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Tag Archives: Microsoft

NDC 2011

The Opera Tuesday, June 7th I packed my bags, put my ass on a plane (not literary!) and went to Oslo to attend Norwegian Developers Conference; NDC 2011. I’ll skip the boring details about all the cool stuff I took pictures of (including the Opera house) and go straight to the conference. It was AWESOME! Good sessions, impressive list of speakers, many NNUG people, good food and very good coffee.


The conference was started by Scott “The Gu” Guthrie, talking about Azure. Although I knew more or less everything he was talking about, it was cool seeing him live. For me, seeing him live is like normal people seeing royal people. After his session I attended Maarten Balliauw‘s Azure sessions. A couple of interesting bullet points, but nothing big.

Then lunch came along, and I went to another room to watch another Belgian; Gill Cleeren. I’ve followed this guy for a while on Twitter, and I didn’t have any idea what LightSwitch was, so “Switch on the LightSwitch” sounded interesting. Mr Cleeren seemed much more relaxed and more knowledgable, so I enjoyed his talk, even though LightSwitch wasn’t that cool.

Next slot was full of things I’m not interested in, so I used this hour to go around the exhibition hall in the center of Oslo Spektrum. Talking to JetBrain, EDB ErgoGroup (where Rune Grothaug, the guy who was NNUG’s main contact in Microsoft Norge before Petri Wilhelmsen) and a couple of other booths. I also got to meet Petri for the first time, after annoying him with e-mails and stuff for several months.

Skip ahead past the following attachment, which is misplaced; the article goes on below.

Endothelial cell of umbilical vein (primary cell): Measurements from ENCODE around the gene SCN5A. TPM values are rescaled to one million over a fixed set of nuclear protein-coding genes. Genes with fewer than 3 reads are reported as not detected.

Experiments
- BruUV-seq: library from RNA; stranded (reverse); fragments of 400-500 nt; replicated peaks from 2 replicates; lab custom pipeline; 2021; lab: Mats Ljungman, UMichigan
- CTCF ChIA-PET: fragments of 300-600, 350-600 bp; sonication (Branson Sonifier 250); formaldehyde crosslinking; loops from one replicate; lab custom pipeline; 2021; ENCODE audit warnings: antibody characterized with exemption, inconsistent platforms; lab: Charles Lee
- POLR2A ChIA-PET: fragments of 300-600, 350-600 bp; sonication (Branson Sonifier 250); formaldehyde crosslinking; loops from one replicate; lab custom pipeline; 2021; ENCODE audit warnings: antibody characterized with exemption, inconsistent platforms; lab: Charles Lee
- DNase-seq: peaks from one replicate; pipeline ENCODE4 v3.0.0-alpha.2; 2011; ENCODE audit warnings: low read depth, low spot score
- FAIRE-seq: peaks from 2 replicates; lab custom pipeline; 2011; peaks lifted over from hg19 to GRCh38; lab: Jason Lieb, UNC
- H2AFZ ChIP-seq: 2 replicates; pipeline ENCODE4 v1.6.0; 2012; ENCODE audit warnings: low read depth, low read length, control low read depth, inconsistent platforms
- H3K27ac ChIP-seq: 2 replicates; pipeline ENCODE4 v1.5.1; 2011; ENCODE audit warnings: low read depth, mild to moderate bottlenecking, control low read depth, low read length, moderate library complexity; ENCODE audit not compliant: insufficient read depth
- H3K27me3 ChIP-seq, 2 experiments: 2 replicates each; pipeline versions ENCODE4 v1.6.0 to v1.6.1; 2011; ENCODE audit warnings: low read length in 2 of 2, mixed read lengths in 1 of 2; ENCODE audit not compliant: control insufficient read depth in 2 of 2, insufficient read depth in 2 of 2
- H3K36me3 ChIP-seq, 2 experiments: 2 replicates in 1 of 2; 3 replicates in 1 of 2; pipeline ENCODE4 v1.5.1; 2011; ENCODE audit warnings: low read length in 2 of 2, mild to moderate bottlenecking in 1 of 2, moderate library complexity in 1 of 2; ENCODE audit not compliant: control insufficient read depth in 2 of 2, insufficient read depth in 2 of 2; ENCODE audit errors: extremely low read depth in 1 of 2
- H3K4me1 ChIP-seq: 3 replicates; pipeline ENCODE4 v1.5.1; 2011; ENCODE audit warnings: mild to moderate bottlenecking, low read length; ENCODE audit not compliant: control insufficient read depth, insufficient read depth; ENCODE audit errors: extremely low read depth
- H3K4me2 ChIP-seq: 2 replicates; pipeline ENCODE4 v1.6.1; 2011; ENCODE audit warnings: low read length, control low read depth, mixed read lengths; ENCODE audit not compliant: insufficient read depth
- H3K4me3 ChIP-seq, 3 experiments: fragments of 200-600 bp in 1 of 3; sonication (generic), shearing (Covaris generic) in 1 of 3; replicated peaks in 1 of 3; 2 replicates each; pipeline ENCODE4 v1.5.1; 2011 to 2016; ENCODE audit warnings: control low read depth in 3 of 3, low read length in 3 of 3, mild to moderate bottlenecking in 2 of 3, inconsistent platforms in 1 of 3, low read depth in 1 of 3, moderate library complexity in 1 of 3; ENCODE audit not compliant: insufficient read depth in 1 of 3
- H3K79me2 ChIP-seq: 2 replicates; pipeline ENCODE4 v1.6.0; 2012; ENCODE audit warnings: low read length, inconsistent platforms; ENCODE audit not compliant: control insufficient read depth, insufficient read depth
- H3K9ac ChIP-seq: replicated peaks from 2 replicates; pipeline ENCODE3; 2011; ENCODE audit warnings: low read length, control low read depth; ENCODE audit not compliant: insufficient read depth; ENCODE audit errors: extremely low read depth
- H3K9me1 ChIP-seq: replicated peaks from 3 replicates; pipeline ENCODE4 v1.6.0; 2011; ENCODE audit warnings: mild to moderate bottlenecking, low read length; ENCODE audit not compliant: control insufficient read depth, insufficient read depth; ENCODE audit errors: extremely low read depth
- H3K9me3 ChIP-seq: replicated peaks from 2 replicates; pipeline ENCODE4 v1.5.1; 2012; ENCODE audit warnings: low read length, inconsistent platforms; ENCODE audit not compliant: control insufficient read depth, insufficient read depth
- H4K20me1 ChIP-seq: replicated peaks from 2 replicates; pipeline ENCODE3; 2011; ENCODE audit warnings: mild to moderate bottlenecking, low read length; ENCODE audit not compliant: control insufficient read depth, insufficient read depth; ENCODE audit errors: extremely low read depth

NNUGNNUG had its own “booth” with some chairs and some sofa/puffy-chairs which I have no idea how to describe, but they were awesome for just laying there, relaxing my feet. Last but not least, they’d set up a computer with TrackMania. I of course had to help them get some gold medals!

Enough chit-chat, after my break I went to Peter Myers’ talks about SQL Server Analysis Services (SSAS) and Data Mining. MIND-BLOWING! Seriously, I was so excited by these sessions, my heart rate was at least 200 bpm. I couldn’t get to my hotel room fast enough to start playing with it, but as I discovered, it wouldn’t be that easy. Carl Franklin playing at NDC First I wasn’t able to start SSAS and after a lot of trying and failing I figured out my SQL Server 2011 CTP trial had ended. Perfect. So, I had to uninstall 2011. Then off to download 2008 R2 because I didn’t have the ISO on my computer. Downloading 4-5GB on a shared internet connection takes a long time. To be specific; 4 hours. Finally got the ISO, and then found out that my BI-tools installation was fucked up. So, then I had to uninstall VS 2010, VS 2008 and THEN re-install 2008 and SQL Server 2008 R2. By then, I’d of course forgotten all the cool things Peter Myers talked about, so I just had to give up and get some sleep.